David Weston of the Bed & Breakfast Association 'fights the corner' for this £2 billion 'cottage industry'

Monday, 21 November 2011

Bye Bye to the B&B? No way!

There was a very negative article in yesterday's Independent on Sunday under the headline "Bye-Bye to the B&B". It began: "Fusty bed and breakfasts with their loud carpets and louder landlords have remained stubbornly unchanged for decades. And now they could be facing face their final chintzy curtain".

It went on to quote Alex Polizzi, Channel 5's 'Hotel Inspector', as saying "I am not at all surprised budget hotels are killing off the grotty B&B – and I am quite pleased. B&Bs got a bad name because of the standards. I get depressed at how often I have to say cleanliness is important. People are being more discerning."

The article, to be fair, did talk about the threats to us all from the "aggressive" expansion of the budget hotels, and about B&Bs moving upmarket, and quoted James Berresford, VisitEngland's chief executive, saying "Over the last decade, accommodation in England has improved in leaps and bounds." The main thrust, though, was depressingly negative.

I was upset to be misquoted in a way that meant readers might assume I was agreeing with the general tone of gloom and doom of the piece. I have asked the Editor for a "right of reply", and let's see what he says...

What I actually told the journalist, at much more length than he quotes of course, is that B&Bs ARE competing with budget hotels - we ARE fighting back, with individual decor, a friendly welcome, and a freshly cooked home made breakfast - which the budget hotels' boring, soul-less rooms, hotplates of congealing "scrambled egg" and cheap catering sausages cannot rival.

Yes it is tough out there, but the best B&Bs are the best places to stay. To (mis)quote the article, "B&B does stand for Brighter & Better service".

Monday, 14 November 2011

2012: the Minister calls...

More on the "20.12% offers" story (see below): the Tourism Minister, John Penrose, called me on 3rd November to flesh out the idea, ahead of another reference to it by Jeremy Hunt (the Secretary of State) when opening World Travel Market the following week.

I think he understands and accepts our point that we cannot (of course) cut our prices across the board - nor would we - but his officials will be giving the Association details of how B&B owners can benefit next year from a £3 million national advertising campaign pushing some form of headline offer based on "20.12%" - which could be confined to shoulder or low season, or to midweek stays, or stays of 4 nights plus, or to a third night, or whatever.

We are working with the Department to thrash out more detail, and will of course put this out to our members as soon as we have it. I hope the idea will now develop into something useful, harnessing some advertising millions for B&Bs in return for (say) "20.12% off your fourth night in low season" or some such formulation - each B&B can (we gather so far) use the headline figure in the publicity campaign however it likes within reason. There is a lot of work to do, and the devil will (as always) be in the detail - but this is where we can help the Minister's officials to make it as workable and effective as we can.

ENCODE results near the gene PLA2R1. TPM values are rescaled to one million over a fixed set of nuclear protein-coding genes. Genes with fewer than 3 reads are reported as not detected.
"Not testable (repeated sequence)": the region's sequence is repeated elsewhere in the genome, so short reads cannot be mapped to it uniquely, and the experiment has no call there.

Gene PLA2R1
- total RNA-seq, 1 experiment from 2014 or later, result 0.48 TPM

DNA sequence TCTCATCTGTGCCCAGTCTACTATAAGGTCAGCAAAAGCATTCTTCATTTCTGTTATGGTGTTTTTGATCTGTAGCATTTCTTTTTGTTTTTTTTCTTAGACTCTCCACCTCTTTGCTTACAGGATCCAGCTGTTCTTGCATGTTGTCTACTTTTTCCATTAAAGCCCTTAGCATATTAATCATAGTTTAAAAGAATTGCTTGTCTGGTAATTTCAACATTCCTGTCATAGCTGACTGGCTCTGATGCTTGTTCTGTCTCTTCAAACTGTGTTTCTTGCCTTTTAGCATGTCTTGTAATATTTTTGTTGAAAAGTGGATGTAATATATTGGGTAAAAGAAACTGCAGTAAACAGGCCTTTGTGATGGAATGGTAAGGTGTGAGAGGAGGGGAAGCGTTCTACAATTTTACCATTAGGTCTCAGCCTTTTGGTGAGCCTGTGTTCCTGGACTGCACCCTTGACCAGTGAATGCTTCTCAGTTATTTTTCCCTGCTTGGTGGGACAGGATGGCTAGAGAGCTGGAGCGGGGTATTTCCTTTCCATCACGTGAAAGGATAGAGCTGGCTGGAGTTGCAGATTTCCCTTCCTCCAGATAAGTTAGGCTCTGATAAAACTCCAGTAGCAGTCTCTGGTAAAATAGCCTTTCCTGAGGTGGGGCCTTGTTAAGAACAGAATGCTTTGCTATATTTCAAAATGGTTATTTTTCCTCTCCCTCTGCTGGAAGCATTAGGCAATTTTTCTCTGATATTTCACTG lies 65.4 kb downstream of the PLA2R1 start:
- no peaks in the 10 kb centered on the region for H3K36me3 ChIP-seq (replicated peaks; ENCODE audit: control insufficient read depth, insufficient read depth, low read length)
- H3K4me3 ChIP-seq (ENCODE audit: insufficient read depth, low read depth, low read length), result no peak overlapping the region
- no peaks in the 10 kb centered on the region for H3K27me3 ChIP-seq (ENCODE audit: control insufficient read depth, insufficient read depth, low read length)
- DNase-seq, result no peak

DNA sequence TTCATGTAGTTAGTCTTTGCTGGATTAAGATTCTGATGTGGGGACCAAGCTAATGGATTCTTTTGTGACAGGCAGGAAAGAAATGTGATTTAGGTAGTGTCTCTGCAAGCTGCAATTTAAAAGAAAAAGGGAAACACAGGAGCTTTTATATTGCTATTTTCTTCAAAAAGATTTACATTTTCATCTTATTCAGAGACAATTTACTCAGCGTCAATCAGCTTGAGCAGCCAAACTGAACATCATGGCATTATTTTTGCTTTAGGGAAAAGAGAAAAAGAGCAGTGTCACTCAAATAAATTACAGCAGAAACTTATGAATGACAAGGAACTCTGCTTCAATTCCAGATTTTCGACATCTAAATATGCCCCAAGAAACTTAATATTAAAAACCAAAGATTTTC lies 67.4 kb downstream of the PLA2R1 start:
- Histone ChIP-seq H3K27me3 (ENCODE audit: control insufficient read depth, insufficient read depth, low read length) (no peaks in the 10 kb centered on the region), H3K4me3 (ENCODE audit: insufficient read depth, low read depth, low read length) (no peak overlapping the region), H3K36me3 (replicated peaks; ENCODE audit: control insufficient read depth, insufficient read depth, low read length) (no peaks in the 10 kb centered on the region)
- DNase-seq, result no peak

Of course, no B&B would have to get involved in the eventual promotion - but we will do our best to influence the idea in a sensible direction, then give our members the option of joining in or not.

And at the very least, we have now got the Ministers including B&Bs in the publicity campaign plan, rather than just hotels as often used to happen in the past. Our voice is starting to be heard...

Tuesday, 1 November 2011

"Attack of the Trip Advisors"

Last night's Channel 4 programme "Attack of the Trip Advisors" was depressing viewing - albeit nothing new to any B&B owner. It did not touch on the fake or fraudulent reviews or the blackmail threats, only on the run of the mill unfair reviews.
The "reviewers" on the show came across as by and large, self-important inadequates, obsessives, pedants or abusive illiterates - or various mixtures thereof. No doubt there are many fair-minded, reasonable, succinct "reviewers" on TripAdvisor who don't obsess about the enormity of finding water in their kettle - but we didn't see those.
What was depressing was the unkindness and vindictiveness, the sense among "reviewers" that their only power is the power to wound or strike back. The anonymity allows them to say anything, fair or unfair, true or false, reasonable or petty - and TripAdvisor publish it worldwide, for ever.